It would also be interesting to look at what differs in each person to make certain scenarios give certain people the feeling of control while in others there might be a feeling of lack of control. This would be difficult to test, I’m sure, considering the differences in the people and also the differences in the situation. But it’s very curious when you can put two people in the same situation and some come out fine and others don’t deal with it as well.
Hi Kim, Yes, this is exactly what is done with MindSonar a lot: finding out why someone does well in certain situation and someone else doesn’t .
Good read Jaap, it’s interesting to see how life changing events such as a murder can affect thinking.
While reading this article, I could only stop and think about how these set of circumstances could apply to sports. When you’re playing sports, you can only only think about what you should have done to make the team win, while there’s about 10 other guys on the team that need to back you up to justify the results. In all, I feel that the only way you could leave a game with a loss and feel justified about it is if you know that you truly left it all out on the field, and that the game just worked in favor of the other team. Anyways, great read as always and I look forward to more!
Good comment. I think this applies anywhere where you want to achieve anything. How do you handle when you do not achieve what you wanted? Is it you or is it the world? As usual, wisdom is in the middle.
Nice article, Interesting the point of view… I think that everything related to the mind experience is subjective, don’t you?
Internal locus control or external locus control is something that determines a lot of how people process information about experiences, how much is on your hands and how much is not in your hands and it is not for you to control, I can see this related to anxiety issues I have seen in patients.
Not good, not bad, depends on the situation and over all what makes more sense in terms of responsibility, not carrying guilt or excess responsibility over situations that cannot be changed by the person, on the other side not blaming everything around and not taking any responsibility over things.
I’m really anxious to assess the different between my employees. Cheer to success and cheers to Mindsonar!!!
I was thinking the exact same thing. Sports teams could definitely learn a lesson here.
I read about this locus of control once in a Book of Brian Tracy… so this is where it comes from?
The locus of control-concept was first geformulated by psychologist J. B. Rotter in 1954 and was later developed further by H. M. Lefcourt.
This case is a great example of internal locus of control, this meta program can differ very much from one person to another. The impact on this case at the beginning, for the therapist must have been very hard, but with the proper re orientation, made by the question asked to him he had a totally different view of the situation.
The prayer at the bottom of the article is one of my favorite quotes. In fact, I have it framed on my living room wall! Interesting read, Jaap. I feel like it helped me to put some personal things in perspective.
Same here! I was thinking of the same exact reference while I was reading this wonderfully written article. Sometimes focus is all you need.
No way! The prayer at the end really is inspiring and this articles as a whole was inspiring for the most part. I still can’t believe you have that prayer framed. Good for you!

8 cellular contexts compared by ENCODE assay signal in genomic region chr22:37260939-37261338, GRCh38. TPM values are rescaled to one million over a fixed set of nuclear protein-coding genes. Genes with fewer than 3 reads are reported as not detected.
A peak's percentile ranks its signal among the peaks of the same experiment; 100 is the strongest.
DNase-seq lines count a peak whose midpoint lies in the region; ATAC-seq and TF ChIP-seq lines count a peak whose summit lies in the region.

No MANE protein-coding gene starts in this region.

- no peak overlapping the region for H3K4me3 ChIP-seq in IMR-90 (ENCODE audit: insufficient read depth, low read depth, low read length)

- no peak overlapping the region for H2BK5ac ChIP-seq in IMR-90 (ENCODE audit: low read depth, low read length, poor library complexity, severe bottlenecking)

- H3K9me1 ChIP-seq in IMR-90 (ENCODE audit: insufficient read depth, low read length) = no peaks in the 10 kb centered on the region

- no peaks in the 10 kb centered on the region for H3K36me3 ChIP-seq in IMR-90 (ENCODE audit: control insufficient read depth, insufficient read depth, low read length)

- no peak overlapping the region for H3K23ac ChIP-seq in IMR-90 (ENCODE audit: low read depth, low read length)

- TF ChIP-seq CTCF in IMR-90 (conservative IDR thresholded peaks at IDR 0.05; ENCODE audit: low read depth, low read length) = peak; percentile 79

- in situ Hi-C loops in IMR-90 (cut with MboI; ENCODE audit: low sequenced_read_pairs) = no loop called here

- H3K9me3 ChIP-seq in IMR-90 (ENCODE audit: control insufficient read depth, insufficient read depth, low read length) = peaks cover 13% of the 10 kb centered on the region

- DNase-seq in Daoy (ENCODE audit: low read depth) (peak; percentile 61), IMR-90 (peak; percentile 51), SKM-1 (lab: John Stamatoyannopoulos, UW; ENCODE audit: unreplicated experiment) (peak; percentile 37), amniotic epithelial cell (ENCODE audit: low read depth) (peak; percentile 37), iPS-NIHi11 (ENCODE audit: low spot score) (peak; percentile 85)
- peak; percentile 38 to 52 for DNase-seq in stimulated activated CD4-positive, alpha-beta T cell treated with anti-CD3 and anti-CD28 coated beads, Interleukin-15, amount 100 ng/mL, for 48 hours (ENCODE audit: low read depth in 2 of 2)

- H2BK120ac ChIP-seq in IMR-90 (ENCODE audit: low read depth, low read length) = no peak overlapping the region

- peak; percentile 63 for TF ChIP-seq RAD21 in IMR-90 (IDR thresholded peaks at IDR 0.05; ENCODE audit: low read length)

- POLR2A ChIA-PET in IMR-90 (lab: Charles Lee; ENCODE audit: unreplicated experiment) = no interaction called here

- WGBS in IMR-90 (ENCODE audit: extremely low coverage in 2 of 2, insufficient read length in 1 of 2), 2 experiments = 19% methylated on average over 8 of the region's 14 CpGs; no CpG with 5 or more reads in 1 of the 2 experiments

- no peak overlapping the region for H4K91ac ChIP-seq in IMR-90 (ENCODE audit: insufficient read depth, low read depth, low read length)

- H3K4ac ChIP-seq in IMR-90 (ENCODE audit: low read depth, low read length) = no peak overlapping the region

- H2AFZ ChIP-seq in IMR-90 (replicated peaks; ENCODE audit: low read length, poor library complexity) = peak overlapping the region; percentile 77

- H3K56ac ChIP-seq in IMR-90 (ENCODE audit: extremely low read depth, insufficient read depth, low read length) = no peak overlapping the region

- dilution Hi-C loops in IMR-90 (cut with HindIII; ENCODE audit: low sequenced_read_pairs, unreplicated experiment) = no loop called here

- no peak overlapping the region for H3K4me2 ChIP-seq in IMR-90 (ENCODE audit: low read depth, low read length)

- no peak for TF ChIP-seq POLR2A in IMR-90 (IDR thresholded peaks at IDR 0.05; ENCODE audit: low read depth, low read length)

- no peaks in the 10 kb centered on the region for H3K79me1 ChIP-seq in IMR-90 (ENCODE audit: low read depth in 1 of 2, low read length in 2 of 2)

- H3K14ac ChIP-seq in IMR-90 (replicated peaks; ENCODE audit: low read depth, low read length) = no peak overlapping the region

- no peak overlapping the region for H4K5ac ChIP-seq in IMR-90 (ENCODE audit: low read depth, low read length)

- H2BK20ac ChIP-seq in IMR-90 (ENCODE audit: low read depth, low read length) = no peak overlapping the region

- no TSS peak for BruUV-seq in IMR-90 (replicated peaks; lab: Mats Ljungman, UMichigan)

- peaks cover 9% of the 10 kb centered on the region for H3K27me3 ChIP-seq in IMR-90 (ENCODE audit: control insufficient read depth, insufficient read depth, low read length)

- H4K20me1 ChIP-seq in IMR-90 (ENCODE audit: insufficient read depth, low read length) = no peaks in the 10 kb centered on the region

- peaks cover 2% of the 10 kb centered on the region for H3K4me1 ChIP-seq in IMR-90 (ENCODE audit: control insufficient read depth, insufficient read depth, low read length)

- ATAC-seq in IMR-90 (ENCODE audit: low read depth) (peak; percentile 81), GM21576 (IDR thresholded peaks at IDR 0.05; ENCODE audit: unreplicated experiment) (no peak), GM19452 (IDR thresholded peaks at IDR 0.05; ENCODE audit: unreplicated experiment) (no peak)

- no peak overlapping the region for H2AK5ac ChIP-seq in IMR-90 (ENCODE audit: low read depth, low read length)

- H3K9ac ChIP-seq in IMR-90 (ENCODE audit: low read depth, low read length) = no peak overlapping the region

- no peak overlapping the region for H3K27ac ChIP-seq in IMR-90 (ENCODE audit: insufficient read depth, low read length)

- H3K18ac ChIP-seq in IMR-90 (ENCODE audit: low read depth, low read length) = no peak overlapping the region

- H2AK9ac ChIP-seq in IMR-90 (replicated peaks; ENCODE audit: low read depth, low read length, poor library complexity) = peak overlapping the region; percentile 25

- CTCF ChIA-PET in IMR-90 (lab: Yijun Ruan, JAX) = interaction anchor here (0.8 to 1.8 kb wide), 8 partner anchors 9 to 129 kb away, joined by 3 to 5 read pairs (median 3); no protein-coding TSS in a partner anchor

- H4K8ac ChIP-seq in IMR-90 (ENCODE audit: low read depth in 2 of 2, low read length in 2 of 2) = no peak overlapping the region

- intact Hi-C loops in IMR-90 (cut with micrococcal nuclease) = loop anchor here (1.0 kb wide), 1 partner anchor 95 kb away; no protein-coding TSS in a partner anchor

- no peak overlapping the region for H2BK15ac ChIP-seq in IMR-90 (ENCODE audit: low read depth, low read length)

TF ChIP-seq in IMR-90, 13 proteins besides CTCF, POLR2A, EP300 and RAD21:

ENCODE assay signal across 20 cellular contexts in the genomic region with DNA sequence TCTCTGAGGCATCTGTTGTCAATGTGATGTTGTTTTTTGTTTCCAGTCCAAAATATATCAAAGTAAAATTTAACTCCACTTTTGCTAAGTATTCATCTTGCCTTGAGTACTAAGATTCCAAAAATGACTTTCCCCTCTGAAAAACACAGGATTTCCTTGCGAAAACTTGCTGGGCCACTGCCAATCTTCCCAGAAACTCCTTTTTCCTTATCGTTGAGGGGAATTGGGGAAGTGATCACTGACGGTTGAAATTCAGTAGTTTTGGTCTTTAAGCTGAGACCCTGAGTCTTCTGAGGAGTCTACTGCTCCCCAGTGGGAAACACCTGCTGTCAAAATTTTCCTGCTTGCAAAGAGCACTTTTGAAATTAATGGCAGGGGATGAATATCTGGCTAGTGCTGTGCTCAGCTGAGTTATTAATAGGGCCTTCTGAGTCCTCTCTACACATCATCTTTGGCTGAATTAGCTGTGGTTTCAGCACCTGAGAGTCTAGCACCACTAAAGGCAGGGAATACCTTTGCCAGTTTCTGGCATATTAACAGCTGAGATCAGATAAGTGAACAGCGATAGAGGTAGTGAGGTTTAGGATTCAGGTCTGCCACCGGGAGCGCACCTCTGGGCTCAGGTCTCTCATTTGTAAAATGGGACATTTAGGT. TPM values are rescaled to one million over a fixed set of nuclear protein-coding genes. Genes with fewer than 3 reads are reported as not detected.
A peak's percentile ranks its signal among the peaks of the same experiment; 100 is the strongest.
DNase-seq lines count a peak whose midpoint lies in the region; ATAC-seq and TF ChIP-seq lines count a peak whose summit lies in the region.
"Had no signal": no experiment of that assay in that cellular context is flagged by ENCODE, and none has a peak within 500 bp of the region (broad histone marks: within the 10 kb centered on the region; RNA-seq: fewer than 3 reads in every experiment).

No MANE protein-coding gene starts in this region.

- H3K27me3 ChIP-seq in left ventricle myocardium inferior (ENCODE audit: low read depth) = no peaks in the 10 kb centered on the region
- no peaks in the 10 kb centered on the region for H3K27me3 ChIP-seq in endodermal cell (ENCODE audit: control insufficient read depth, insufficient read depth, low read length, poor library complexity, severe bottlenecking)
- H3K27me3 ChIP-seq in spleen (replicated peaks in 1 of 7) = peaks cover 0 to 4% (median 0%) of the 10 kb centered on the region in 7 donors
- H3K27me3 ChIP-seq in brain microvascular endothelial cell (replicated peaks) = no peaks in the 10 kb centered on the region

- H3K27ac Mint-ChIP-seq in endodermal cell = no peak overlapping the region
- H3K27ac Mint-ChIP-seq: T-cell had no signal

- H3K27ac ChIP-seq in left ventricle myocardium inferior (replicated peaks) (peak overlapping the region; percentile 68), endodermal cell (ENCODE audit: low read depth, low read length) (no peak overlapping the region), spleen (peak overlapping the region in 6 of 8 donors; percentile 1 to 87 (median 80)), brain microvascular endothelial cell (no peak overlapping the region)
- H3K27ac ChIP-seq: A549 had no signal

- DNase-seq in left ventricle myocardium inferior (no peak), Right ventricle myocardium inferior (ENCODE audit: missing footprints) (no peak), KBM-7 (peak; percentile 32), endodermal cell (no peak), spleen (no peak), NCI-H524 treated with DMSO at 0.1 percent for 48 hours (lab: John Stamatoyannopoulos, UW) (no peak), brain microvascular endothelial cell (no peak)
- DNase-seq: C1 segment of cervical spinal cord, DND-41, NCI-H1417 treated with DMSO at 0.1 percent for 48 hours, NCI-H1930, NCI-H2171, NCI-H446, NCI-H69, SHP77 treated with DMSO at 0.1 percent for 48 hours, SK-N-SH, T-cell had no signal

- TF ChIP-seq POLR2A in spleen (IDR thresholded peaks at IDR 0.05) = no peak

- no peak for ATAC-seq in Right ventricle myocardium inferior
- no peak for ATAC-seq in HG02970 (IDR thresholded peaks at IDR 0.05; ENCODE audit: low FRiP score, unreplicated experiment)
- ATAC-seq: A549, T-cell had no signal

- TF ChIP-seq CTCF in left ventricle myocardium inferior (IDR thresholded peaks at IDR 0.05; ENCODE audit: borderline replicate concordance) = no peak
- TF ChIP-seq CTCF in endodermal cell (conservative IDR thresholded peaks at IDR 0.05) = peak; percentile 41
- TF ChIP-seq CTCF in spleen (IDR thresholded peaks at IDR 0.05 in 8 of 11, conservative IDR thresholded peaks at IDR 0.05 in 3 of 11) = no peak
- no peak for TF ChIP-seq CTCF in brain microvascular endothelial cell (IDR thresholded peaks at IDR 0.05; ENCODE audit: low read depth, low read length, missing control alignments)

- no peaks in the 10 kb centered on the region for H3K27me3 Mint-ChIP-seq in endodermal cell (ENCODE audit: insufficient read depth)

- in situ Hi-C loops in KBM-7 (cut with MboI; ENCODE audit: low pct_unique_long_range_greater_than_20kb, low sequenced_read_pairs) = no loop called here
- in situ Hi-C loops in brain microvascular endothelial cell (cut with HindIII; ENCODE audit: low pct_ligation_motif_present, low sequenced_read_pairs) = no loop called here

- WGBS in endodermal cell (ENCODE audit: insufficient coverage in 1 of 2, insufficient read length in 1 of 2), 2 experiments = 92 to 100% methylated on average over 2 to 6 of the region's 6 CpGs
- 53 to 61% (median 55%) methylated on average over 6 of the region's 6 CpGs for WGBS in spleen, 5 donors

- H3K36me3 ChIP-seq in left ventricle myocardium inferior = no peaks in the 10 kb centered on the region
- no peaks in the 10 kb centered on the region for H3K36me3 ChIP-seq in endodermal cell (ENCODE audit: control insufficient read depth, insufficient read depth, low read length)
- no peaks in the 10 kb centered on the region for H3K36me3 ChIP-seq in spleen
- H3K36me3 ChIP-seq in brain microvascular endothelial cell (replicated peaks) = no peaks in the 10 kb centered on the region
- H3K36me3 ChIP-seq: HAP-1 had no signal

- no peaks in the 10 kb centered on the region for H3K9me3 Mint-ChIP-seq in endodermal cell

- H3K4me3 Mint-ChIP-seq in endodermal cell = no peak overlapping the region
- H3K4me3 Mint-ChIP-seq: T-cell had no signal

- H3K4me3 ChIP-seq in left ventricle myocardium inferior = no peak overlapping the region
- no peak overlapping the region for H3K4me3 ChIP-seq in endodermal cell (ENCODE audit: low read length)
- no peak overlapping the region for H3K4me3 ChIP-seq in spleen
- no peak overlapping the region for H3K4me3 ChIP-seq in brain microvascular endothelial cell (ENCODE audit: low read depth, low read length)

As with everyone, the equation changes each time. We are all made differently and uniquely. That’s what makes this program so unique. It has the ability to adapt and help us unlock barriers we never thought were possible.
I was on the same boat as Gregory, I thought it came from that source too. Who would’ve thought there was so much more to the story. Once again, thanks for the info Jaap.
Yes, totally! Sports teams are always looking for that next key piece to put them over the top and bring success. This would be the perfect fit. The advancements in modern tech have brought changes never seen before.
Yes, definitely. You have to know how to separate what responsibility was yours to take, just like you separate right from wrong. You can’t put to much pressure on yourself if it wasn’t your fault.
Definitely! As an entrepreneur myself, I’d love to see the differences between my employees too. It takes all kinds to succeed!
There’s always going to be different results with different people, but I’m with you on this one. Sounds like a very interesting cause to test. I’d love to see the results.
It’s always interesting to see how any events affect the human brain. There’s so much to unlock, this is just the beginning. I can’t wait to read more!
Totally! Everything related to the mind is subjective!
Wow. Your description of your therapist friend’s dilemma really hit home for me. He IS me, at least in our locuses. I definitely have an internal locus of control, and I often find myself in similar situations as your friend. Sometimes my guilt causes me to lose sleep and snap at my family. I need to be more flexible as far as my locus of control. Thank you so much for enlightening me!
It really is about a team effort, no matter what you’re doing in life, though. The more people you support and that support you, the stronger you can be. Behold the power of grassroot campaigns and marketing. It really can make your stuff shine.
I never thought about applying Covey’s concept to this page, but boy is it fascinating. I love reading everyone’s comments on here. It’s like a tiny little support community. Cheers to all the L-O-V-E!
Hi, I enjoyed your article. Do you have any specific mental exercises that could help me switch between locuses of control? The transition can be very difficult for me. Thanks in advance!